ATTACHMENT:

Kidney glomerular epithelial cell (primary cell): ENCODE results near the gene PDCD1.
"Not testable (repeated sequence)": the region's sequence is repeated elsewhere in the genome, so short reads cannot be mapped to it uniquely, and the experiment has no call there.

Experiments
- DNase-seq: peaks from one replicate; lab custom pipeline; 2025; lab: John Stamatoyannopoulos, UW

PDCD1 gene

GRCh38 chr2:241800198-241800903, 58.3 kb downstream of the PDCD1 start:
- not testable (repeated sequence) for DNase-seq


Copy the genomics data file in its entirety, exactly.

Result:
Kidney glomerular epithelial cell (primary cell): ENCODE results near the gene PDCD1.
"Not testable (repeated sequence)": the region's sequence is repeated elsewhere in the genome, so short reads cannot be mapped to it uniquely, and the experiment has no call there.

Experiments
- DNase-seq: peaks from one replicate; lab custom pipeline; 2025; lab: John Stamatoyannopoulos, UW

PDCD1 gene

GRCh38 chr2:241800198-241800903, 58.3 kb downstream of the PDCD1 start:
- not testable (repeated sequence) for DNase-seq